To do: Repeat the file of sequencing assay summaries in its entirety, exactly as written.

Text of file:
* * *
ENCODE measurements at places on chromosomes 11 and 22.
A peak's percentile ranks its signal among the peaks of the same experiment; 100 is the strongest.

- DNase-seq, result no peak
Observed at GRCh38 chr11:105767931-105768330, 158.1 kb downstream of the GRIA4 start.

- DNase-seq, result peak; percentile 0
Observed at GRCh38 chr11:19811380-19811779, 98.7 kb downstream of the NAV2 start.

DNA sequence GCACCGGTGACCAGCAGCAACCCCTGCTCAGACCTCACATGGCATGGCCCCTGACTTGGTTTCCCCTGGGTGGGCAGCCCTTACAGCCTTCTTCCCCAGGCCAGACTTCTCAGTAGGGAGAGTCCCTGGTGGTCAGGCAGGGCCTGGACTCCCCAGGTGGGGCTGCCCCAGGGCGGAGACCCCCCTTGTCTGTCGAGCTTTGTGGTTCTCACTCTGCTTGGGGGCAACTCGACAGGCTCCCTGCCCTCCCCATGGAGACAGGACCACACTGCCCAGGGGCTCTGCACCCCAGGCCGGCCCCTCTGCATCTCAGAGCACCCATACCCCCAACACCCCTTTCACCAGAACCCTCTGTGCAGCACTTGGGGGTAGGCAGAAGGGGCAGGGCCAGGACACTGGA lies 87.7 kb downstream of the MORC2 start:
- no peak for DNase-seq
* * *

ENCODE measurements at places on chromosomes 11 and 22.
A peak's percentile ranks its signal among the peaks of the same experiment; 100 is the strongest.

- DNase-seq, result no peak
Observed at GRCh38 chr11:105767931-105768330, 158.1 kb downstream of the GRIA4 start.

- DNase-seq, result peak; percentile 0
Observed at GRCh38 chr11:19811380-19811779, 98.7 kb downstream of the NAV2 start.

DNA sequence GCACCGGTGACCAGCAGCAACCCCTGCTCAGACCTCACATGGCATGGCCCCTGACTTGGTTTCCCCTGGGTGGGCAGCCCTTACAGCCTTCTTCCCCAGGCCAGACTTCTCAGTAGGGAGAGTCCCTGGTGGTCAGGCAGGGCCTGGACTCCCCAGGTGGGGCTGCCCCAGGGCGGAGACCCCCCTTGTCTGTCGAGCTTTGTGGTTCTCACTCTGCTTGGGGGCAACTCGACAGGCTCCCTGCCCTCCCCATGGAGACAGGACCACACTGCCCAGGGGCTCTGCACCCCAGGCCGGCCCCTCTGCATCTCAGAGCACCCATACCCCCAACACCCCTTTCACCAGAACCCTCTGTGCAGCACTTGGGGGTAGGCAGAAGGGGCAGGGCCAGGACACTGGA lies 87.7 kb downstream of the MORC2 start:
- no peak for DNase-seq